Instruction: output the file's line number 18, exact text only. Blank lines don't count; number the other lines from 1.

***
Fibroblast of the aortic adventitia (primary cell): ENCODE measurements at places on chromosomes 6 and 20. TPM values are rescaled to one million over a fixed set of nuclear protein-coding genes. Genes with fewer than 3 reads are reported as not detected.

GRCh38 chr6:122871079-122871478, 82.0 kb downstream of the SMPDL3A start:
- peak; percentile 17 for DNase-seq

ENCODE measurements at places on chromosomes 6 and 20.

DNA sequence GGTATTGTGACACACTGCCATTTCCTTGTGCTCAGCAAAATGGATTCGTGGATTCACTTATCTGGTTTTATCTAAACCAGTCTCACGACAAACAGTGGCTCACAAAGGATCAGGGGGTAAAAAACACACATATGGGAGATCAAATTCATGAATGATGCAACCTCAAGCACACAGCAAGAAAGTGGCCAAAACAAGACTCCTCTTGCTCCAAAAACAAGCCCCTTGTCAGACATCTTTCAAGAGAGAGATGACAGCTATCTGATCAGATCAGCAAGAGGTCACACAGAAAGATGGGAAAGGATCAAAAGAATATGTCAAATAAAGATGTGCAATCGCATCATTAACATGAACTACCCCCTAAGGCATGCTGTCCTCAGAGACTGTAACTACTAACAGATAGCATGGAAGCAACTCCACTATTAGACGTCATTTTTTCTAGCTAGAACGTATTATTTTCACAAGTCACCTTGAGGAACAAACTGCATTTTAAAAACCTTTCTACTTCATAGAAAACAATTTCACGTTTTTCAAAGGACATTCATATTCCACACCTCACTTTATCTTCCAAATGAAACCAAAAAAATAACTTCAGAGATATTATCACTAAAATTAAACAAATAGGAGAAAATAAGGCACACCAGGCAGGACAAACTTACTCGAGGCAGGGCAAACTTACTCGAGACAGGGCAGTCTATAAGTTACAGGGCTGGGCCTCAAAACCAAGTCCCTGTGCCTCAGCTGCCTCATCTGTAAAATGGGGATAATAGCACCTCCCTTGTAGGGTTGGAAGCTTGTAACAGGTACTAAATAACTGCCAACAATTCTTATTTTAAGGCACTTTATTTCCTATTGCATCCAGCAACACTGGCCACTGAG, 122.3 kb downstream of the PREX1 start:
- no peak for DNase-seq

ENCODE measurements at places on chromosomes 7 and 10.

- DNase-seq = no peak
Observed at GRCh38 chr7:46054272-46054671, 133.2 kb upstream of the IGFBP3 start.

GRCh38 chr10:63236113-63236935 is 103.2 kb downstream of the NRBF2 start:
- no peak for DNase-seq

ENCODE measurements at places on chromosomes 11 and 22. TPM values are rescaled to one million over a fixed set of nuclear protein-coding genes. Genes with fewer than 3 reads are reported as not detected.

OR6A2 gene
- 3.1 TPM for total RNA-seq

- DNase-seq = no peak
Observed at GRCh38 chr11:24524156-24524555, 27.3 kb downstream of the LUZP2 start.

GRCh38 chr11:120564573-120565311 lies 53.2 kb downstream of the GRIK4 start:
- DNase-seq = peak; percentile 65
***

- DNase-seq = peak; percentile 65